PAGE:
Granting NCC petition to increase poultry line speeds would violate federal rules, F&WW saysThis article is powered by Food Chemical News
Food & Water Watch (F&WW) is urging USDA’s Food Safety and Inspection Service (FSIS) to reject a Sept. 1 petition from the National Chicken Council (NCC) to allow faster line speeds in the slaughter inspection system, arguing the agency would violate rulemaking procedures if it grants the petition.
NCC’s petition asks the agency to establish a waiver program that allows establishments participating in both the New Poultry Inspection System (NPIS) and the Salmonella Initiative Program (SIP) to operate “without the arbitrary speed limitations” imposed under NPIS, which currently caps poultry line speeds at 140 birds per minute (bpm).
The waiver program, as NCC envisions it, would allow chicken slaughter plants to operate at any line speed they choose, as long as they can demonstrate they can maintain process control and conduct corrective actions if they lose process control.
FW&W, which opposes increasing poultry line speeds because of food and worker safety concerns, said FSIS would violate the Administrative Procedure Act (APA) if it grants NCC’s petition without going through the normal rulemaking channels, which require a Federal Register notice and comment period.
The NCC petition is publicly available on the FSIS website, but the agency has not published the petition in the Federal Register and it is not available on regulations.gov for comment.
If FSIS is considering changing poultry line speeds as requested by NCC, the agency should also host a public hearing on the proposal, F&WW said in an Oct. 5 letter to Carmen Rottenberg, acting deputy under secretary for food safety.
When FSIS established the 140-bpm line speed for NPIS slaughter plants, it did so under a legislative rule that prescribed binding law applicable to all facilities opting into the NPIS program, F&WW said. “There is no ambiguity or discretion as to the applicability of this provision, and violators are subject to Non-compliance Records (NRs).”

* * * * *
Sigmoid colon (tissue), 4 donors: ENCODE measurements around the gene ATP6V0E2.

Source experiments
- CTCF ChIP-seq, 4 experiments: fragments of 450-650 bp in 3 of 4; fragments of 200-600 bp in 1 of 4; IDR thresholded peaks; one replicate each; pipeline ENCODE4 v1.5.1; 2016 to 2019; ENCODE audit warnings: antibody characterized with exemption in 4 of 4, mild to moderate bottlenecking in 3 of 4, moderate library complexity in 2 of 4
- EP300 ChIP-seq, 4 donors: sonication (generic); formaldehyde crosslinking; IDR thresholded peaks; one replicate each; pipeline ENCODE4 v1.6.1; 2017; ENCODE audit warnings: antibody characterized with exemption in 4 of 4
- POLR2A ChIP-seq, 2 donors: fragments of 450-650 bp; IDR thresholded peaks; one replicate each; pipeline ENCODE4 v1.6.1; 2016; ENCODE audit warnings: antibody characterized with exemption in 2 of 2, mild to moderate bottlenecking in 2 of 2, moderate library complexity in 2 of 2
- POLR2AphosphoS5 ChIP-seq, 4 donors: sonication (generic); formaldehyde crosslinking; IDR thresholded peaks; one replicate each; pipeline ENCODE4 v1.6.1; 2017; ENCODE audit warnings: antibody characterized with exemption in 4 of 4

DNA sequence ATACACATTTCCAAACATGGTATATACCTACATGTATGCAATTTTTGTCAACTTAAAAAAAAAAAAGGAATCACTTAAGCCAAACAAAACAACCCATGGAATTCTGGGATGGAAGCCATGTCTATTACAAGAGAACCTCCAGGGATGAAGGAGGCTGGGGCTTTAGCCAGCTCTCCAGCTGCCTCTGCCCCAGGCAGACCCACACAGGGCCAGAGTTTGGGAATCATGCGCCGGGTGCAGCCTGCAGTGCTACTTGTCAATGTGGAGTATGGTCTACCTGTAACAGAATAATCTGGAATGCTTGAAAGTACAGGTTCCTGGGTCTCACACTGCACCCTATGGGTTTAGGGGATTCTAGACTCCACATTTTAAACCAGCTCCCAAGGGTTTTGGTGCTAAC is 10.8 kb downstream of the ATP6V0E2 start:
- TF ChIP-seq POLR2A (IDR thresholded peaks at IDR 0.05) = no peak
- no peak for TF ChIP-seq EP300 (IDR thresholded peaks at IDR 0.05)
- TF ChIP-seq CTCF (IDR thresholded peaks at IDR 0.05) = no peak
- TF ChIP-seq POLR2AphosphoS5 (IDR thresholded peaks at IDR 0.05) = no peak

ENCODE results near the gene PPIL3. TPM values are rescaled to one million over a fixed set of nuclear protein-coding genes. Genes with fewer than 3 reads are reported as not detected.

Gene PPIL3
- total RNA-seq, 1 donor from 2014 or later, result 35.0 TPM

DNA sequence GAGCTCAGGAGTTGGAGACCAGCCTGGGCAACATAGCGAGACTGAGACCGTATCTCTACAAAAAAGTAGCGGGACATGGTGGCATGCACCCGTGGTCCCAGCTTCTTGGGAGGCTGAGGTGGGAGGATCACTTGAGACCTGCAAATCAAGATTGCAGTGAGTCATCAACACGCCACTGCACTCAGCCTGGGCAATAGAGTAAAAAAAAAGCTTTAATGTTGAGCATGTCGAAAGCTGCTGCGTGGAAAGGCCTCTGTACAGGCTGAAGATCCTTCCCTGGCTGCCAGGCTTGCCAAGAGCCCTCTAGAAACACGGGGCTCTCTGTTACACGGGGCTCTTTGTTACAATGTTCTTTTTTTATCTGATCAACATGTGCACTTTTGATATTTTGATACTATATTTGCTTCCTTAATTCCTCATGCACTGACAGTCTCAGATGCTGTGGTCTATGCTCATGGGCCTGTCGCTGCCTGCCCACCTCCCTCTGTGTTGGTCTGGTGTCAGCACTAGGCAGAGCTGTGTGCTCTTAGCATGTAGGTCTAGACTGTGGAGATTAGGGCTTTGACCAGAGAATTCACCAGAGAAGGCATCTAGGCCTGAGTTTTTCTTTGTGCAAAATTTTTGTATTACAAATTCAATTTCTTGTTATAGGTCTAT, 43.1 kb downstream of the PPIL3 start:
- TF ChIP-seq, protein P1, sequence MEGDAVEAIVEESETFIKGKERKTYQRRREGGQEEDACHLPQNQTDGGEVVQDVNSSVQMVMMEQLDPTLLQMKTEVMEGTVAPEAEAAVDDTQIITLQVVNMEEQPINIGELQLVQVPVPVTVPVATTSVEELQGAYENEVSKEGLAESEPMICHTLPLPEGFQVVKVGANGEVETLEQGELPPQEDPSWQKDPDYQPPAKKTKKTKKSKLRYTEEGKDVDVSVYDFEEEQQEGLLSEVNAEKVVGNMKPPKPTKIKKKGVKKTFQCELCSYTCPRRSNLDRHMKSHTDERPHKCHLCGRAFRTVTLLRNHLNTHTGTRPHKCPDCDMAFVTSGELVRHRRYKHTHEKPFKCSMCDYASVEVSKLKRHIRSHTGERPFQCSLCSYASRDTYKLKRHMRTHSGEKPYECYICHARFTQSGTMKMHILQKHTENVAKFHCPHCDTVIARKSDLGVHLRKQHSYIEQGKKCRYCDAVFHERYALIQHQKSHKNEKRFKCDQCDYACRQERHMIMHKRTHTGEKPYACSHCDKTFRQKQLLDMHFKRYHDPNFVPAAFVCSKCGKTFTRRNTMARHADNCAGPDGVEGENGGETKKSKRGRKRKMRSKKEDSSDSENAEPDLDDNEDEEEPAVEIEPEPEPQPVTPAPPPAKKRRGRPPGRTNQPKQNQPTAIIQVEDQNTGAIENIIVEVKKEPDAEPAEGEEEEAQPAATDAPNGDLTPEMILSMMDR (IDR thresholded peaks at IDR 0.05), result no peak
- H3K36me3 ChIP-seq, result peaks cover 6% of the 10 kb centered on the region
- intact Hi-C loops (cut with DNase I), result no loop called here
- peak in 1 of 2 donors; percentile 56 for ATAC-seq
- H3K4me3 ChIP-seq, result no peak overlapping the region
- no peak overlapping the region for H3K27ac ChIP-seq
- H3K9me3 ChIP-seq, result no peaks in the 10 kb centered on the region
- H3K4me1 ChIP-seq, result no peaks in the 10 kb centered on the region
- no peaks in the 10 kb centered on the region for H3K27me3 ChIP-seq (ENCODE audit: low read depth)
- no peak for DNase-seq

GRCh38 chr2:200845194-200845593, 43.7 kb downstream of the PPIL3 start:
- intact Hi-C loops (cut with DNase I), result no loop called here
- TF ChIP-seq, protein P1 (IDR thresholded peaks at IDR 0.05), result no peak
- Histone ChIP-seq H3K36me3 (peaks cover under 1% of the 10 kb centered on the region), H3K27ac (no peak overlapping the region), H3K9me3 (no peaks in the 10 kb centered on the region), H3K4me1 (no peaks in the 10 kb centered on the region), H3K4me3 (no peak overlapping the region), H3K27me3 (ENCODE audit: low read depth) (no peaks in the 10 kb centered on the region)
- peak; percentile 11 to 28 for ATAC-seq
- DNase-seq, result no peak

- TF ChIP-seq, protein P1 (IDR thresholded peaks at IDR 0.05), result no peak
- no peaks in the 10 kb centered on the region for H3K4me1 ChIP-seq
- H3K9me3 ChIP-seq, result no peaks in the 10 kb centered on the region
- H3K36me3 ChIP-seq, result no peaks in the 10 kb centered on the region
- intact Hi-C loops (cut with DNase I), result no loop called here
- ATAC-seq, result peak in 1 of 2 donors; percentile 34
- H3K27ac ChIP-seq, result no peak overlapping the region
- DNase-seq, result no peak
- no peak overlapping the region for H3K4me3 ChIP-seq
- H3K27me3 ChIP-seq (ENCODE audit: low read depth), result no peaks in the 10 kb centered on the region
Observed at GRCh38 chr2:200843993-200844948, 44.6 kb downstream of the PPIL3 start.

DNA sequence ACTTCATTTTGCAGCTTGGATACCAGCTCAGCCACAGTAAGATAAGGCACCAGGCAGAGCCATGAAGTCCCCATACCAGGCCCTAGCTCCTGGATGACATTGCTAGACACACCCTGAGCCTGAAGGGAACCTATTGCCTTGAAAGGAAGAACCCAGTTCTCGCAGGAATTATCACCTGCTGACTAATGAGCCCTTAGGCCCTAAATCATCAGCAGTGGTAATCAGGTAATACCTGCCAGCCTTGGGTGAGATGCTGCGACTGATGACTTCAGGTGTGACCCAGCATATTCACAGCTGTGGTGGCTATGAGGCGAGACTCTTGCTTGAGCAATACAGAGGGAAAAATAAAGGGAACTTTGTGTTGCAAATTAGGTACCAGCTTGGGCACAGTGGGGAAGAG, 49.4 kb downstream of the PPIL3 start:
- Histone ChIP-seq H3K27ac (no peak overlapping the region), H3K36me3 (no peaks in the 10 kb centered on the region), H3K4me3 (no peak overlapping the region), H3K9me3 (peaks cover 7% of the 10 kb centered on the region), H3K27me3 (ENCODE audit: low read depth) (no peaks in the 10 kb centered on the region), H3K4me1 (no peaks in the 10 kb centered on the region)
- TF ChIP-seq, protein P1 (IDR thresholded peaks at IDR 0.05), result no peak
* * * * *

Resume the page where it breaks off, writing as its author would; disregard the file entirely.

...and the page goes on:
If FSIS were to grant NCC’s petition and establish a separate process whereby NPIS plants no longer are subject to this 140-bpm line-speed limit, this would constitute a rulemaking and would not qualify as simply granting a regulatory waiver, F&WW said.
Granting the petition would not be a “general statement of policy” either, and would not qualify for any of the APA’s narrow notice-and-comment exceptions, the group said. This is because “the petition seeks to bestow upon slaughter facilities the right to disregard existing line-speed limits and instead follow the new, non-discretionary ones that they establish, and it does so based upon mandatory criteria, i.e., the plants’ entrance into the NPIS and SIP programs and establishment of ‘a process’ for monitoring and ensuring they are maintaining and re-establishing process control – no matter how inadequate such a process is.”
“The requested rule would thus be binding on both companies and the agency and not simply a statement of policy,” F&WW added.
The APA also bars FSIS from establishing NCC’s requested waiver program as a “rule of agency organization, procedure, or practice,” because the rule would be primarily directed at slaughter facilities’ behavior and would have a substantial impact on them by lifting their line speed limits, F&WW noted.